Newton Fund Award
Effective and sustainable feacal sludge management poses a huge sanitation challenge in developing countries. It is exacerbated by high population growth rate and social cultural perceptions surrounding human feacal sludge handling. The social cultural perceptions have relegated feacal sludge handling to a passive exercise whose end point is to get the waste from the immediate vicinity with no follow up on its subsequent end point. On the other hand, proper feacal waste management is an indicator of societal development that portends health and environmental benefits. While the stigma associated with human waste is borne from the potential health risk, not handling it poses a definite health hazard to the population. In Kenya, attempts at feacal sludge disposal have mainly focused on onsite sanitation. With low investment in research and technological interventions the feacal matter from these facilities finds its way to the environment with no defined treatment, posing huge challenge on human health. In addition, use of pit latrines results in the potentially useful product, which can otherwise be applied to secure food security being taken out of the available matter cycle.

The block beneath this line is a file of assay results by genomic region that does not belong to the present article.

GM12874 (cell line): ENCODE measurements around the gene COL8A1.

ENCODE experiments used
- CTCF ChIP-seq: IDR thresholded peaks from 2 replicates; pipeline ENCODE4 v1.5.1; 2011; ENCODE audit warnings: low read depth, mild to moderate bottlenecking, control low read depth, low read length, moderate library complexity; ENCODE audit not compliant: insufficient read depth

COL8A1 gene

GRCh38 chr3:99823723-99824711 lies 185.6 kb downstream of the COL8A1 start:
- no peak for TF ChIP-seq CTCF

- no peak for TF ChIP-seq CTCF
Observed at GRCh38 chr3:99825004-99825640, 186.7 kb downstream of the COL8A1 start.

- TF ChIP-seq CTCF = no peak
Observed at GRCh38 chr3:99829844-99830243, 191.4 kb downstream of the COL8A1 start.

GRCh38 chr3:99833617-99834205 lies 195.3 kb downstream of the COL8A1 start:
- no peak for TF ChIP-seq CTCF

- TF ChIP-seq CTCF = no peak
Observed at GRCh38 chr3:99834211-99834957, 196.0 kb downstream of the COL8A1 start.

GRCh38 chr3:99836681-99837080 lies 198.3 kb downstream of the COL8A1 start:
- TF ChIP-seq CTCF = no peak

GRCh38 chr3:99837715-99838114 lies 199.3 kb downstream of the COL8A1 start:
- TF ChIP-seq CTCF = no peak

This calls for a paradigm shift in the perception on human feacal material from waste to resource; paving way for adequate research and technological investment on FSM. Meru University of Science and Technology has established a multidisciplinary feacal sludge management unit, where cost effective innovative technologies are being developed by a team of experts drawn from various schools. MUST is initiating development of inbuilt-self-sustaining human waste management system that converts the wastes into commercially viable products through ecologically and environmentally friendly interventions supported by innovative research and technology.